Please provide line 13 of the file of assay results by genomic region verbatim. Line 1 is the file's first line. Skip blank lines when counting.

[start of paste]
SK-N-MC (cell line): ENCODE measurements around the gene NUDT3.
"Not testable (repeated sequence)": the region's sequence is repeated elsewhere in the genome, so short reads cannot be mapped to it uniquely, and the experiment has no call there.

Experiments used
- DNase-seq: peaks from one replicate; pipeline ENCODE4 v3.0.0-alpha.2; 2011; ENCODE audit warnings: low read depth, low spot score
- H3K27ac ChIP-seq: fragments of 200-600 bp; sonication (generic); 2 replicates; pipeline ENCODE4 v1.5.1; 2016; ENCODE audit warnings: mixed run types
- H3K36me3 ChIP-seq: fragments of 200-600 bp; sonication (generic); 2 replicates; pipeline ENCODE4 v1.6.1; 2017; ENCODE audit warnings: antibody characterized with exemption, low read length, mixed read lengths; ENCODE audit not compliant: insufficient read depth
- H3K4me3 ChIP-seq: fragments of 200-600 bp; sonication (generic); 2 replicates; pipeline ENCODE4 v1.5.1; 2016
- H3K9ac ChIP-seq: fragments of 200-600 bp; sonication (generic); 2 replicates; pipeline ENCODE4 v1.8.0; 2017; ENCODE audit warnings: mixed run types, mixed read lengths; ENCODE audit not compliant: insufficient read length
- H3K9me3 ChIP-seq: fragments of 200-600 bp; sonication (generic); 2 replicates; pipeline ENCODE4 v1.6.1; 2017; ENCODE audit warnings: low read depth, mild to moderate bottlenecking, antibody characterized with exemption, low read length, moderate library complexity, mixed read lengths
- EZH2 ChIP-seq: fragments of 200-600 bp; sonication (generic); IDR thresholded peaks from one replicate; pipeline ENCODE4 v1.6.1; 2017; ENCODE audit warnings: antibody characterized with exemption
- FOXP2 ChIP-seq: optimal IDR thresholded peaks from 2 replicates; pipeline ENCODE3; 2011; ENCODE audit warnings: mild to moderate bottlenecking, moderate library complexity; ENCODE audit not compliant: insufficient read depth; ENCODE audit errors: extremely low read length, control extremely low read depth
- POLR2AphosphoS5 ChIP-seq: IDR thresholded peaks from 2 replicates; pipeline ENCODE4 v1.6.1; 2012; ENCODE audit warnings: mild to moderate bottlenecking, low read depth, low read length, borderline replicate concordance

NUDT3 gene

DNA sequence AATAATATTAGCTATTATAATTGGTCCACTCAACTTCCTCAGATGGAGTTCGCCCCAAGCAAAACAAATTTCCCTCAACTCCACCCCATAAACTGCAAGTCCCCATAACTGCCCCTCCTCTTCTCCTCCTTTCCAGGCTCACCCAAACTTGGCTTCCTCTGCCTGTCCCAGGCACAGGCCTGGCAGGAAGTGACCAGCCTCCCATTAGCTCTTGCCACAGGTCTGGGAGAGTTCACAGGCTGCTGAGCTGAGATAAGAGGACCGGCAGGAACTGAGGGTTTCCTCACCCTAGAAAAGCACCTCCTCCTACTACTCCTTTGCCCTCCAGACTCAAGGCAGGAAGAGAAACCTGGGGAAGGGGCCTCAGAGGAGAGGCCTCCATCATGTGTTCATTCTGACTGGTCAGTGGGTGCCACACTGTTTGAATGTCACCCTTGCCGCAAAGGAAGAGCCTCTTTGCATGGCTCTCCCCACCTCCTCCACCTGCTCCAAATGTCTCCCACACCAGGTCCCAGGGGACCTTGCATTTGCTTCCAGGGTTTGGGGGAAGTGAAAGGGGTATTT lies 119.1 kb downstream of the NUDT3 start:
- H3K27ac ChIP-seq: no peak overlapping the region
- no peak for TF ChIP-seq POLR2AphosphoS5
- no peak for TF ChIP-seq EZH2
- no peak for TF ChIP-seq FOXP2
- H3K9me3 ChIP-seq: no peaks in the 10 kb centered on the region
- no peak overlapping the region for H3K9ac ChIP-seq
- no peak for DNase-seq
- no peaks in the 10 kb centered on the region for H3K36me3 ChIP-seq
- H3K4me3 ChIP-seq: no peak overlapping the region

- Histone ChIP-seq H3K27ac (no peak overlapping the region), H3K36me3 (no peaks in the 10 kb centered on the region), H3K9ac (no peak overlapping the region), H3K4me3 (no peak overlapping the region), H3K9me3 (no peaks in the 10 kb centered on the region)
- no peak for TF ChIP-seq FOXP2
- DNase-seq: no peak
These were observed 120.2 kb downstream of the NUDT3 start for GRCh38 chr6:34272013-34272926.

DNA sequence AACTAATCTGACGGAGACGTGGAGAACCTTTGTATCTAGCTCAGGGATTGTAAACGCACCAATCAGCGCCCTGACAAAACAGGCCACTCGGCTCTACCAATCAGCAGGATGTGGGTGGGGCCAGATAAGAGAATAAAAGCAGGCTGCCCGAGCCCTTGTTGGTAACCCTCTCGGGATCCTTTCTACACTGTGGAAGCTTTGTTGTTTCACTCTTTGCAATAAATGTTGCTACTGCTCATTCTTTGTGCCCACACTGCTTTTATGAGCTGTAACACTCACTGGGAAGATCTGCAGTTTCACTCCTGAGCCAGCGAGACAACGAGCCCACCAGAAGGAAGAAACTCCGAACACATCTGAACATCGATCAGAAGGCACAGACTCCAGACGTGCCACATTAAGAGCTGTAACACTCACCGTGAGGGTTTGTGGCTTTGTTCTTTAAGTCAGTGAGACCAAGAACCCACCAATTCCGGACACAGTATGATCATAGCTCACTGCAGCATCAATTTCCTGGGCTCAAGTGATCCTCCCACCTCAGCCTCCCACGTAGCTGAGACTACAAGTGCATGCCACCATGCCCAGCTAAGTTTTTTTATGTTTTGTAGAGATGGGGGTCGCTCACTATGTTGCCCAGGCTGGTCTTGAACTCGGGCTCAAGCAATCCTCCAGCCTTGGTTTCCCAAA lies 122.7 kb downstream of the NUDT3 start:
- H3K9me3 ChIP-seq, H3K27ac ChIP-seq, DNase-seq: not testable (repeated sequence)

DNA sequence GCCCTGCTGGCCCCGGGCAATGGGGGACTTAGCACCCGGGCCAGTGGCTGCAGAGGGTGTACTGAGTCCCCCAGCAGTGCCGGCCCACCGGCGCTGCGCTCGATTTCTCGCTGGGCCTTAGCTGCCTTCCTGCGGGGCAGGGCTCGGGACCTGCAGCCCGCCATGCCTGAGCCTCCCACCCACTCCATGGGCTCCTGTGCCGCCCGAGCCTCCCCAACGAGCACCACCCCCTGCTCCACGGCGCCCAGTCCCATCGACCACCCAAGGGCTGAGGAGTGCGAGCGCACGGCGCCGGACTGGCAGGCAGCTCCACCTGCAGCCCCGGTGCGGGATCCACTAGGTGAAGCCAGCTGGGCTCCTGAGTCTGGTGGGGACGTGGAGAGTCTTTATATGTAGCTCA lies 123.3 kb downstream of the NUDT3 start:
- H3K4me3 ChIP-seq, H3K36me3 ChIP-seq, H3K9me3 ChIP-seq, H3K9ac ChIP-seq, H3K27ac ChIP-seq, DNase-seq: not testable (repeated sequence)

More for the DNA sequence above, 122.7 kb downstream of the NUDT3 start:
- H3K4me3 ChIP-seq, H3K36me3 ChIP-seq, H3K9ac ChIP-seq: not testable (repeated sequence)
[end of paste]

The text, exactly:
NUDT3 gene